In the last two weeks alone, with Pitt coming off a significant win over Louisville, heading into a tough game at UConn, a lot of Pitt players are crediting each other for their own big plays. That was pretty evident among the defensive players, following the Louisville game.
Some of the scout team players are drawing just as much praise. Last week, Pitt had to face the challenge of Bilal Powell, who was the Big East's leading rusher entering the game. Pitt held him to 64 yards on 11 carries, before he exited the game with an injury.
"We get good looks from Chris Burns, and the younger guys, and then we see Dion (Lewis) and Ray (Graham) every day," safety Dom DeCicco said, entering the game. "We see great running backs. We just have to be ready to tackle."
Burns has played in all eight games this season, and has taken snaps at running back in the fourth quarter of each of the last three wins.
Mike Cruz--whose progression as a dual threat tight end (blocking, pass catching) has improved every week--credited the scout team for his progression, following the win over Louisville. Cruz converted two third downs--something the offense has struggled with this year--and also came up with some key blocks against Louisville.
"I have to give credit to (the scout team)," Cruz said. "They come out and they make the game easy. They work their behinds off, and they go hard every snap. I'd just like to give credit to them."
He even went on to say that a redshirt freshman defensive end has given him problems--one that he's usually lined up against every time the scout team is in practice.
"Bernardo Nunez, he's a great player," Cruz said. "His motor's running at all times--it's running hard and fast. Not only him, the whole eleven guys in the blue shirts, just going out there and helping the team win, and showing us great looks, and giving us the opportunity to make the game easy."
Consider the fact that offensive lineman Chris Jacobson and Jordan Gibbs are in their first year starting on the offensive line. Ironically, both players lined up next to each other--Gibbs at left tackle, and Jacobson at left guard, as backups in each of the last two years--on the offensive scout team as well. They've come up through the ranks together.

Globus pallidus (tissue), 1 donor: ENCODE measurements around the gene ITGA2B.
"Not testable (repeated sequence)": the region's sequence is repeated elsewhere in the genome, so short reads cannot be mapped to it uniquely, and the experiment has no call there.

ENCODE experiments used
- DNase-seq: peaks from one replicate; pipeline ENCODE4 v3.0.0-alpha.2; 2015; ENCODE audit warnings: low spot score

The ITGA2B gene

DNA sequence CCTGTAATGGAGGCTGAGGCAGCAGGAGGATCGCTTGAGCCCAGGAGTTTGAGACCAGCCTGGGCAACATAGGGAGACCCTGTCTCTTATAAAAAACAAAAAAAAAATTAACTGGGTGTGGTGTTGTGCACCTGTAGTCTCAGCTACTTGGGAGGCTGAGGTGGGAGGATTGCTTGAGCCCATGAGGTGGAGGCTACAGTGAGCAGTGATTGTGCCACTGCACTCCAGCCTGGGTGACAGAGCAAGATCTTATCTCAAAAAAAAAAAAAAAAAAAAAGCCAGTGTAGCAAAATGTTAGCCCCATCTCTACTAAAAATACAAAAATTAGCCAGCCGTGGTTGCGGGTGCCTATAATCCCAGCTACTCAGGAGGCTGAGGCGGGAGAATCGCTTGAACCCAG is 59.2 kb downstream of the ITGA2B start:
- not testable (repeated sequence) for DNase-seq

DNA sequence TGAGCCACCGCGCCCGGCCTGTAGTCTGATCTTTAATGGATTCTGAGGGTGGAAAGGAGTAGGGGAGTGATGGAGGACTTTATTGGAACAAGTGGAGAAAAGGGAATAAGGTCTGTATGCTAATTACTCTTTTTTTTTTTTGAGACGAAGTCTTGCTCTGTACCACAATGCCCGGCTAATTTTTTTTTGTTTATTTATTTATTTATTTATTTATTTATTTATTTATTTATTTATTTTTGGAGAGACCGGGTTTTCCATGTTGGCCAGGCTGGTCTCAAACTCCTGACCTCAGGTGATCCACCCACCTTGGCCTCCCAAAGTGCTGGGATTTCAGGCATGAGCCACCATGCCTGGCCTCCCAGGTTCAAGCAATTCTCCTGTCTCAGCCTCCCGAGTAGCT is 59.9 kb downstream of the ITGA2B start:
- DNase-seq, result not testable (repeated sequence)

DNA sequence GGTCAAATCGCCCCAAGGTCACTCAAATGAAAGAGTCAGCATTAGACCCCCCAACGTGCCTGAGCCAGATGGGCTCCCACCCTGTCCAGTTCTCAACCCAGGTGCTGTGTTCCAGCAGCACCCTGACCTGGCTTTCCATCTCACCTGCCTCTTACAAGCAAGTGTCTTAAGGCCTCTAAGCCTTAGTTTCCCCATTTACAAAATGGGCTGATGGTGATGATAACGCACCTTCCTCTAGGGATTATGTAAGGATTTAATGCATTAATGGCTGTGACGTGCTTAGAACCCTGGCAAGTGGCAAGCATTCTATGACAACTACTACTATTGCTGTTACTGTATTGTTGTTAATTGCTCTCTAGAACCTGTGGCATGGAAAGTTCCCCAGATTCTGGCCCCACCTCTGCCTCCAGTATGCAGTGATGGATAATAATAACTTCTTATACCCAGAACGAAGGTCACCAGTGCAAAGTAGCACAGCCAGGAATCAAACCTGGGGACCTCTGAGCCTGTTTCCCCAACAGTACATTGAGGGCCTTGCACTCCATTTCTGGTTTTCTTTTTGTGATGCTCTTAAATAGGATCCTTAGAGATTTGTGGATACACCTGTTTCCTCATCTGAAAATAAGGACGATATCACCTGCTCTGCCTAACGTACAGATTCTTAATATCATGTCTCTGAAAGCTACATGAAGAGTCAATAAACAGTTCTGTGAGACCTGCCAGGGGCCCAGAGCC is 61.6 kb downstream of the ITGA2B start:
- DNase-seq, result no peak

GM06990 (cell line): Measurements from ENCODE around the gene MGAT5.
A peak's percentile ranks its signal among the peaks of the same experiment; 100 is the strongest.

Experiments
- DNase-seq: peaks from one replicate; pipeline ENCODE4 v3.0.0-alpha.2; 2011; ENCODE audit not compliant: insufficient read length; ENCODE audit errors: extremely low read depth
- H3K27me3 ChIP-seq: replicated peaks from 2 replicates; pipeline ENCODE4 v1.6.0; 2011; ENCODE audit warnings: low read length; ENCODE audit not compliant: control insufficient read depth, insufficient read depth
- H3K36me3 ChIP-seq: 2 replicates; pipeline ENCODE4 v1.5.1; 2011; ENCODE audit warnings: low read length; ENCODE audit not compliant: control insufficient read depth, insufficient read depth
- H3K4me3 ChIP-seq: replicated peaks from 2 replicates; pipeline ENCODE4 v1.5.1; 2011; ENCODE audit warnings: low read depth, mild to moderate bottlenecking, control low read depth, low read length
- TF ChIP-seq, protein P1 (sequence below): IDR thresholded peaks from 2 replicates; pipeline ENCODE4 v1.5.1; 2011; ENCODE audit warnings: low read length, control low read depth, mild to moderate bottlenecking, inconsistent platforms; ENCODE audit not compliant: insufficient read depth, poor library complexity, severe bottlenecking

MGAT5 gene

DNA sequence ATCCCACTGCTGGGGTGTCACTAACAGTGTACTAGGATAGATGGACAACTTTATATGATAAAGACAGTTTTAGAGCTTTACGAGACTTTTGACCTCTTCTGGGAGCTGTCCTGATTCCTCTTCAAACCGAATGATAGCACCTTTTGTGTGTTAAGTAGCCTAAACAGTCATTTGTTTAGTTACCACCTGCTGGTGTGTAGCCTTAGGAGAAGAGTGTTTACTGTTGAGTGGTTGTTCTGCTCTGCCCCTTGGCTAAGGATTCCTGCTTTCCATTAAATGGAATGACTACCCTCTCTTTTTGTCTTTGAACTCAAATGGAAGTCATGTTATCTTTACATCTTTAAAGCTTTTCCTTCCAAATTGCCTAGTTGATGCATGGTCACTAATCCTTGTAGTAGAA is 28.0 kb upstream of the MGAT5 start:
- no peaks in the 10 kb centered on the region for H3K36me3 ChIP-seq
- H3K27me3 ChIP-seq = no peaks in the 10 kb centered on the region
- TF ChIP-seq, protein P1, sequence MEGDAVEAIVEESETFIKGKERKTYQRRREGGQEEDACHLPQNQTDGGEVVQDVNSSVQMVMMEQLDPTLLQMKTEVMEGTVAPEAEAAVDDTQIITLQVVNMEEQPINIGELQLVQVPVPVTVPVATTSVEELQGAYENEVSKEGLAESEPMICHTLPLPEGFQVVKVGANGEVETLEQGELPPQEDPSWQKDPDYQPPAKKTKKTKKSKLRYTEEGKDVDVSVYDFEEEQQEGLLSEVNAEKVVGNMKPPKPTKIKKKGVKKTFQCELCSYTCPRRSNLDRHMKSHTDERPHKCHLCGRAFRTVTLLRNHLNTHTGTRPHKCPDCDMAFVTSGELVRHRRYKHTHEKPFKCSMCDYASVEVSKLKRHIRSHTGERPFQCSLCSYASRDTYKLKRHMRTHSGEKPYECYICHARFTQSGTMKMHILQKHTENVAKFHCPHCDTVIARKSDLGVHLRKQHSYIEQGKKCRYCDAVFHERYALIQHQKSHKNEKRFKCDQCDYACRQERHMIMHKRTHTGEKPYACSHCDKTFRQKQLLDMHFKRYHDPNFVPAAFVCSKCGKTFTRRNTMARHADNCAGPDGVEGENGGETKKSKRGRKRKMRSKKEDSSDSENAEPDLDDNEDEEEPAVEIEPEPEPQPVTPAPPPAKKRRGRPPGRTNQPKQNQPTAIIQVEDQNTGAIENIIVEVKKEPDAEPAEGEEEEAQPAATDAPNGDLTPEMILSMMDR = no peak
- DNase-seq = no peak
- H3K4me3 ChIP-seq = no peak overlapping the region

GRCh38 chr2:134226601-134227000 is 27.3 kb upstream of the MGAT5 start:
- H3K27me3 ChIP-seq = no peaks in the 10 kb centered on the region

"(Jacobson) actually helped me when we were second team," Gibbs said. "He comes off the ball faster than I do, so I had to practice getting off the ball faster. It helped a lot for when I got in there (as a starter) now."
As full-time starters, both players are finding that members of the defensive scout team are giving them fits. Though Jacobson has been the starter at left guard in all eight games, Gibbs has been the starter in the last five. Before the change was made in the offensive line, the offense was averaging 3.8 yards a carry on the ground and allowing a sack once every 9.8 passing attempts. Since the switch--which included moving Lucas Nix inside to right guard--the running game is averaging 4.9 yards a carry, and only allowing a sack once every 30 passing attempts.
Both Jacobson and Gibbs agreed the scout team defense has played a role in the increased success of the offensive line.
"Ty Ezell is a bull in there," Gibbs said. "He gives a good effort every day. I usually go against Shayne (Hale) more. He gives a great effort every time."
Even though Jacobson lines up more against Ezell and sometimes Ty Tkach, Jacobson has noticed Hale a lot, too.
"Ty Ezell does a great job," Jacobson said. "I would say he's one of the hardest guys to block, too. Ty Tkach too--he does a great job. Same with Shayne Hale. Shayne's really strong. They throw (T.J.) Clemmings in there. He's a tall dude, but he's strong too; for a freshman."
And, as far as scout team offensive linemen, who is working their way up?
"I would say (Matt) Rotherham is doing well," Jacobson said. "Coach Wise shows film of him sometimes. He goes down there and gets after it along with Brandon Sacco, who does a great job. (Sacco) is a great player and he's being coachable."